“Iâ€™m sure there are those who assume Twitchell is now ‘set for life’ because of his settlement with the government, and that he can now retire to the lap of luxury. He is under no obligation to continue being a productive artist, and with his murals coming under attack from every direction, some would ask why doesnâ€™t he just give up. That would be a complete misreading of the artistic spirit. Twitchell has devoted his lifeâ€™s work to muralism, and knowing his devotion to the art, itâ€™s a certainty heâ€™d much rather have his mural of Ed Ruscha standing in pristine condition than to be awarded a cash settlement – no matter how large. Twitchellâ€™s admonition that muralists ‘cannot coexist’ with graffiti vandals is more an avowal to stand firm than it is a statement of surrender, and in the effort to re-establish the tradition of community based murals – Iâ€™ll stand shoulder to shoulder with the muralists.”
Kent Twitchell: The End of Muralism?, Mark Vallen, May 4, 2008
“Ginger Mayerson: What are the most important aspects and experiences in your practice of art now?
“Leo Limon: I’m Mr. Old G.
“LL: Oldie but Goodie. But young people call me Mr. A Old G, which is Ancient Oldie but Goodie. It seems like the youth find there’s no future, you know, so the things they do now, they say ‘Yeah, I smoked for three years, man, I almost killed myself, but you know, I got out of it.’ And I’m looking at this 18 year old kid, and I’m going ‘Yeah, wow, my uncle smoked for 80 years.’
“GM: Do they really think there’s no future?
“LL: Yeah, the kids I find out there — I’m looking for taggers — and I find them. There’s thousands of them, literally thousands of them, and they’ve grown up, because of the change of times, in a different generation. There used to be a gang, the neighborhood is called whatever it is and the gang would mark the territory (with graffiti that was the name of the gang ED). And then Maria’s or Johnny’s little brother decided to be part of a crew, which is three or four or five or six at the most kids, who go out and tag. Now they’ve learned through Heavy Metal magazine and interpretations of air brush, well, a spray can gives that look.
“GM: Are they tagging for a gang for themselves?
“GM: Oh, so this is Me-Tagging?
“LL: Yeah, Me-Tagging.
“GM: I’ve seen some amazing tags in my neighborhood. Especially on the freeway and on billboards. I’m amazed they can do that without killing themselves. I mean, do you consider these taggers to be, like, the new muralists?
“LL: No, because these kids know nothing about the local art history, they’re tagging the murals. There’s commercialism in tagging. Like I said, I have a certificate in sign painting, and these guys (taggers ED) are signing, but they’re not saying anything. Their tag, which is their art, is their signature. And they sign them, and they actually put a copyright on them, with a stencil.”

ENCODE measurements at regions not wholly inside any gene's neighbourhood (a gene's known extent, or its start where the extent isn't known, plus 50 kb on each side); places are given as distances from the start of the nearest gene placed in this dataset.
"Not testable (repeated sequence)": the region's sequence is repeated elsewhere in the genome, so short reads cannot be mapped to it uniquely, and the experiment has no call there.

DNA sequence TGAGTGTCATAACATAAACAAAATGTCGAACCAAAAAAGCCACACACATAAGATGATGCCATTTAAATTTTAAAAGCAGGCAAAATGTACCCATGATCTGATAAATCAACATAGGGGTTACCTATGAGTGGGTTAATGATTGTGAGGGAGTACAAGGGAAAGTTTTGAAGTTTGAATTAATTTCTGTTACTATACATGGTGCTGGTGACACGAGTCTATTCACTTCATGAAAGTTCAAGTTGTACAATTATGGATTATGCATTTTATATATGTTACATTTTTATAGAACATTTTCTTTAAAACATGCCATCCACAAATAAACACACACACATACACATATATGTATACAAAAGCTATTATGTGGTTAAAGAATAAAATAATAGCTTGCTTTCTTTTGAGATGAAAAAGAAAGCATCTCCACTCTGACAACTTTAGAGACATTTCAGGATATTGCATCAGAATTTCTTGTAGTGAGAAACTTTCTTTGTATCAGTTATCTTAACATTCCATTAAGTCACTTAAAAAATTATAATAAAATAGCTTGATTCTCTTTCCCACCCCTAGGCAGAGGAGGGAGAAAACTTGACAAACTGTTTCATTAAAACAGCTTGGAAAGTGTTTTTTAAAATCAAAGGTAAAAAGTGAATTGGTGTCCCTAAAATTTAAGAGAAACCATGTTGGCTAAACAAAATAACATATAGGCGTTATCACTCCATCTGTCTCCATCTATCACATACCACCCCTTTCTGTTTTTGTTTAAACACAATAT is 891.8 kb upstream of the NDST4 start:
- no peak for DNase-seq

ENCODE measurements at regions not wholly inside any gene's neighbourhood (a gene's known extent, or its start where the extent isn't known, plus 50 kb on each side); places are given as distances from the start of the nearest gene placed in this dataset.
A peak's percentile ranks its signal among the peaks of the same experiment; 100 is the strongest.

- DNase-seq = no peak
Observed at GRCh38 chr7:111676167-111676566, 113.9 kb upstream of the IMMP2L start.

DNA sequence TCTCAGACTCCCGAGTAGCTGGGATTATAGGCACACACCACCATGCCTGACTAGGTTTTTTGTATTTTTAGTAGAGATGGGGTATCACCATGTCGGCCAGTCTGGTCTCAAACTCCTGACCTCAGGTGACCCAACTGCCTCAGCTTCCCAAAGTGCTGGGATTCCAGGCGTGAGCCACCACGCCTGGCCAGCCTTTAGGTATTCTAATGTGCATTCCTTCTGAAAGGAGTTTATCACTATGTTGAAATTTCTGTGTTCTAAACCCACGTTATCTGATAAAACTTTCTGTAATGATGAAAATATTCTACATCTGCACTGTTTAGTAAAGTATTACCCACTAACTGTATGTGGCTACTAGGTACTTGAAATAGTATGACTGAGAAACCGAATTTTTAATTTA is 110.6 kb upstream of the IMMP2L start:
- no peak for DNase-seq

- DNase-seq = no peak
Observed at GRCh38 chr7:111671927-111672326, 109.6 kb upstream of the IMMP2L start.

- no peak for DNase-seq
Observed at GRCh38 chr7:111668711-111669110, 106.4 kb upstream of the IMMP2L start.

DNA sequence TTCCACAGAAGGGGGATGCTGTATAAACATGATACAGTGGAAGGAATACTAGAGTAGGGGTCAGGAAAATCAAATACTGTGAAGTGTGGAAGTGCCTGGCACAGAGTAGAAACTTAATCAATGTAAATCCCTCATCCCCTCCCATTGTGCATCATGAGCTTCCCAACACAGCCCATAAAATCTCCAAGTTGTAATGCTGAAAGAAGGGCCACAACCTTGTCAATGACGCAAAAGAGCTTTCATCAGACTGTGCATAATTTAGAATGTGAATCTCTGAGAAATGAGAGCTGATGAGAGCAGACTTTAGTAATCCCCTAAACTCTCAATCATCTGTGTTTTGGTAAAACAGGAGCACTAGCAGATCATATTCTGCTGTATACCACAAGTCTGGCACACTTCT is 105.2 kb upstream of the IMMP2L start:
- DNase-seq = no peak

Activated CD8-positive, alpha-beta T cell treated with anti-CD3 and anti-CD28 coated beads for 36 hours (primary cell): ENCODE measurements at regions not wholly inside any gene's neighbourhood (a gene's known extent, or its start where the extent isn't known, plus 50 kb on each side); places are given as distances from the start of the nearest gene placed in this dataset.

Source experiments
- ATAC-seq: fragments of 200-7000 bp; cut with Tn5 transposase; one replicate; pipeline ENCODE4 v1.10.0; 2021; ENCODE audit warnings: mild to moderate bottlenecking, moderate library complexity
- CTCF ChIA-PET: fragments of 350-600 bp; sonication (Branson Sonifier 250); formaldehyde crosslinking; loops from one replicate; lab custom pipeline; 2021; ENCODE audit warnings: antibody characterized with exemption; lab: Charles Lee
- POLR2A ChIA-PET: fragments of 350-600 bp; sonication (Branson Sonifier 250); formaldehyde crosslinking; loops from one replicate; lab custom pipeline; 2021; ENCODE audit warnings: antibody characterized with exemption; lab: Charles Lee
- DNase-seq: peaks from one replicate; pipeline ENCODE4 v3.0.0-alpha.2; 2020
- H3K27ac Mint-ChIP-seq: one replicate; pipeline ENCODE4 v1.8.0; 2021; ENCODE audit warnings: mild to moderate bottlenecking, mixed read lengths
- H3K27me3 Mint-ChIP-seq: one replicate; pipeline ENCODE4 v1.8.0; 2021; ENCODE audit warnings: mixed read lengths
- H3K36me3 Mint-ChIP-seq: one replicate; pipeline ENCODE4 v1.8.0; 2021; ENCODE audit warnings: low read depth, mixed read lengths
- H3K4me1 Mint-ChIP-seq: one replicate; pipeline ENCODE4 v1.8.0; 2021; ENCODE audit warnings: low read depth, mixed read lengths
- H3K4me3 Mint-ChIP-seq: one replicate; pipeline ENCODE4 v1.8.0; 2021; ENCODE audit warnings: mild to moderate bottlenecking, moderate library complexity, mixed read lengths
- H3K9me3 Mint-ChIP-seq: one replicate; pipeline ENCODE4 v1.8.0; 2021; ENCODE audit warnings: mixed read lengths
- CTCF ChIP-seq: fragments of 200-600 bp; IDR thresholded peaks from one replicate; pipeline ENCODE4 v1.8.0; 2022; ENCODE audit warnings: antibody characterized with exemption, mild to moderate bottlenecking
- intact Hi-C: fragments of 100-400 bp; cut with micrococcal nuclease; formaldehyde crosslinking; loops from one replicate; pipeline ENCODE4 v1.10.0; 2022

Interview with Leo Limon, J LHLS, June 20, 2005
“In mid-October (2007), some of the murals were whitewashed without warning. (Gloria) Molina and the Department of Public Works denied involvement, but in December, Molina got the county Board of Supervisors to pass an emergency motion giving the Friends of the Los Angeles River 90 days to paint over the murals or pay up to $70,000 for their removal.
“County crews removed about 60 million square feet of graffiti in 2006 at a cost of about $32 million, county officials have said.
“The Friends group stands by the idea of having art by the river, spokeswoman Shelly Backlar said. But the organization, which is scrambling to rebuild its stock with the county and the agencies that supervise the river, concedes some of what the artists put into the mural might not belong there.
“‘It’s their permit and their event, and we’ve been pulled in because of the work that we do,’ Backlar said. ‘It’s not what we thought it would be.’
“Councilman Ed Reyes, who originally supported Poli’s project and authorized the permit, said he regrets that decision because he believes the art has attracted gang members, who have added their tags to the riverbed walls.
“The graffiti ‘spilled out of the river channel, into the sidewalks, onto the handrails, into buildings,’ Reyes said. ‘Before it was a neutral place, but now we have clear indicators that rival gangs and taggers are showing up there.'”
Graffiti project painting grim picture. L.A. riverbed being turned into art, but critics argue many of images are obscene, inappropriate, by Raquel Maria Dillon, AP, April 6, 2008